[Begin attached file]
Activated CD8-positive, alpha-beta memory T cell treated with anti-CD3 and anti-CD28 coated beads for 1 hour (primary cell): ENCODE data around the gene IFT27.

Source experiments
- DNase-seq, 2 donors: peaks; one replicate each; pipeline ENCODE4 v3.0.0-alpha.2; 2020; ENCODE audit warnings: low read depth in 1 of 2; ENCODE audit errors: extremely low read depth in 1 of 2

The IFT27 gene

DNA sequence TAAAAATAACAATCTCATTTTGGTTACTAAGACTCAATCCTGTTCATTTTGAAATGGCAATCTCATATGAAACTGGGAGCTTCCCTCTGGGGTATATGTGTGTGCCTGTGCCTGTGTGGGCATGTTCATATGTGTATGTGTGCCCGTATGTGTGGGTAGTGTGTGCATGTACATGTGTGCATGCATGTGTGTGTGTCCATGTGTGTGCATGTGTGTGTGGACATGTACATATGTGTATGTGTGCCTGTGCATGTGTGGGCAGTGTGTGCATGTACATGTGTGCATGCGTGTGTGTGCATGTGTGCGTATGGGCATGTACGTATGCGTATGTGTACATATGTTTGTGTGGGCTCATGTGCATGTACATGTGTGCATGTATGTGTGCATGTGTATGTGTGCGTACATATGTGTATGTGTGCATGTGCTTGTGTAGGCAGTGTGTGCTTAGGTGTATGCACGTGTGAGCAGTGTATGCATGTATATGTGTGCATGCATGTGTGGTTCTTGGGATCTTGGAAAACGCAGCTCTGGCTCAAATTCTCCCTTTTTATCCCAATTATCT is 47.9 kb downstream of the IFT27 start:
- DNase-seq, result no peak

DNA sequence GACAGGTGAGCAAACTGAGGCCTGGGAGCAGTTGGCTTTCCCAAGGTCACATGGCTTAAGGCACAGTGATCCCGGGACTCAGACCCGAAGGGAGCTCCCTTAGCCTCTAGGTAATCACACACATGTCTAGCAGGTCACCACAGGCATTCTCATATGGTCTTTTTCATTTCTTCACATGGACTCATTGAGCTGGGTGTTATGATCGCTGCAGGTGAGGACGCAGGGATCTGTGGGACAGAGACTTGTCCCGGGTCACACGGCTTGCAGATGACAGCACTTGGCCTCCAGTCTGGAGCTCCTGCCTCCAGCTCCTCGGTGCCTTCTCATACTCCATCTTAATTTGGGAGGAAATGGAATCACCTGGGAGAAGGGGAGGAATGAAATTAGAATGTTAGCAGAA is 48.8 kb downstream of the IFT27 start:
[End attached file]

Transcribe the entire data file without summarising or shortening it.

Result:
Activated CD8-positive, alpha-beta memory T cell treated with anti-CD3 and anti-CD28 coated beads for 1 hour (primary cell): ENCODE data around the gene IFT27.

Source experiments
- DNase-seq, 2 donors: peaks; one replicate each; pipeline ENCODE4 v3.0.0-alpha.2; 2020; ENCODE audit warnings: low read depth in 1 of 2; ENCODE audit errors: extremely low read depth in 1 of 2

The IFT27 gene

DNA sequence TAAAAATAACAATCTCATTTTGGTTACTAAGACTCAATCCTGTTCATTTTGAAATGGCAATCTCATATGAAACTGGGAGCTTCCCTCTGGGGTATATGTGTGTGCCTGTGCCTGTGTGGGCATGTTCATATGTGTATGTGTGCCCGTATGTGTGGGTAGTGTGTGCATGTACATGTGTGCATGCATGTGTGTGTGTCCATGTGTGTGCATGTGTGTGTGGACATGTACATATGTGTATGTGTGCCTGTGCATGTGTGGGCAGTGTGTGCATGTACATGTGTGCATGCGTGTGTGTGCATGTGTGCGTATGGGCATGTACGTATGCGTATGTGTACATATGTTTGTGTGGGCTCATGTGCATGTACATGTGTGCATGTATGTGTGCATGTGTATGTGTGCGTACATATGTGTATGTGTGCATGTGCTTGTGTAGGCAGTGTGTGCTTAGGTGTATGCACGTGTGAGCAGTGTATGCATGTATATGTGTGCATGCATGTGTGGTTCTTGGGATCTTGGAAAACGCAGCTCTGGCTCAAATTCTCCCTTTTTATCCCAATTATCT is 47.9 kb downstream of the IFT27 start:
- DNase-seq, result no peak

DNA sequence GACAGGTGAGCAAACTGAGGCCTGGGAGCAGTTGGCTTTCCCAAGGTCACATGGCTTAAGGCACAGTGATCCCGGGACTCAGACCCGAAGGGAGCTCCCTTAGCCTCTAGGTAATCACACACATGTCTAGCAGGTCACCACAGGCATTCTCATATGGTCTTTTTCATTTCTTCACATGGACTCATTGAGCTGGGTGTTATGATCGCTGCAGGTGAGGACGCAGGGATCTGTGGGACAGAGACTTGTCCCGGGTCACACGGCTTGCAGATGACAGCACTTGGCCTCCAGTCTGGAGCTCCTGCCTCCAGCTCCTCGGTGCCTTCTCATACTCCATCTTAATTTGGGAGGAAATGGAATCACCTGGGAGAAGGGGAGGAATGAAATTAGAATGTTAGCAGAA is 48.8 kb downstream of the IFT27 start: